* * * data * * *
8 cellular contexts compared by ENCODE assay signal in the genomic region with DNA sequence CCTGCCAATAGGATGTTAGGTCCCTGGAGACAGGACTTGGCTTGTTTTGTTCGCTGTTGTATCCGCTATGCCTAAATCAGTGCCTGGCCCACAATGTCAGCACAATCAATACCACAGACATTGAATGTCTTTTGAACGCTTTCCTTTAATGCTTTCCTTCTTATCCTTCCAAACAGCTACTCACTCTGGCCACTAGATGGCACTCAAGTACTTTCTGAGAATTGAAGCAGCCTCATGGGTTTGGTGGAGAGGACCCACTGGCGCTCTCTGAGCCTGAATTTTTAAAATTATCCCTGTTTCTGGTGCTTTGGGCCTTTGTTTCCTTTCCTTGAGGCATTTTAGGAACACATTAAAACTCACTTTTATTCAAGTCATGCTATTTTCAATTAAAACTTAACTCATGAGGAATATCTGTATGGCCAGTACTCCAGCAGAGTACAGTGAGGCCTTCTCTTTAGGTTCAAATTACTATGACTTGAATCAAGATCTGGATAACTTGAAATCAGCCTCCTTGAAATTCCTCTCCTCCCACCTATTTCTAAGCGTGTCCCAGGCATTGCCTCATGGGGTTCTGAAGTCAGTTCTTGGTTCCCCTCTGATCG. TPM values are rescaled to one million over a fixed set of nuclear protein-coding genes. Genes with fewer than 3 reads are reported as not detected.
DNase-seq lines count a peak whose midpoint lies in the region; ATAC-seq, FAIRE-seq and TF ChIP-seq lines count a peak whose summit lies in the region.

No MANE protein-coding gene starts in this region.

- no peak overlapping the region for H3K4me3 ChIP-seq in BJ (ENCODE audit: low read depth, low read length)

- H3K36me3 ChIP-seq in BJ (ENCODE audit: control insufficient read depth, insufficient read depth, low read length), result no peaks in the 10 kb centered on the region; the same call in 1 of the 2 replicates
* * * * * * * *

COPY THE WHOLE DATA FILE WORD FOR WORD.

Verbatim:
8 cellular contexts compared by ENCODE assay signal in the genomic region with DNA sequence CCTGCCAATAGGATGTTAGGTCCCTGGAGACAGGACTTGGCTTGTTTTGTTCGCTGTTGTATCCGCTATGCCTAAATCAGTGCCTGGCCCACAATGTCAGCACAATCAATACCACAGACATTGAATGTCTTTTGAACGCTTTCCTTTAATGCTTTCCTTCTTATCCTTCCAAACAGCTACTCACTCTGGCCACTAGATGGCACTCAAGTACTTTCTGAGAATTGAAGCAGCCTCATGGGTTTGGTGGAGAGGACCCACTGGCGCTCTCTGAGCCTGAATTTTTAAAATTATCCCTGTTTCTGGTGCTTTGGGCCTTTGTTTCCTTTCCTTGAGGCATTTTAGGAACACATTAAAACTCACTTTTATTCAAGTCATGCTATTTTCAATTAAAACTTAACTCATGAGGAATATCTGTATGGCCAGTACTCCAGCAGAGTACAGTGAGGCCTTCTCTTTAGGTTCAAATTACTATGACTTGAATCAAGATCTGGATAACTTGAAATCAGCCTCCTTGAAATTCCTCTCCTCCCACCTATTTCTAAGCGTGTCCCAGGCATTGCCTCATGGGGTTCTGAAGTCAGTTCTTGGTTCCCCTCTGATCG. TPM values are rescaled to one million over a fixed set of nuclear protein-coding genes. Genes with fewer than 3 reads are reported as not detected.
DNase-seq lines count a peak whose midpoint lies in the region; ATAC-seq, FAIRE-seq and TF ChIP-seq lines count a peak whose summit lies in the region.

No MANE protein-coding gene starts in this region.

- no peak overlapping the region for H3K4me3 ChIP-seq in BJ (ENCODE audit: low read depth, low read length)

- H3K36me3 ChIP-seq in BJ (ENCODE audit: control insufficient read depth, insufficient read depth, low read length), result no peaks in the 10 kb centered on the region; the same call in 1 of the 2 replicates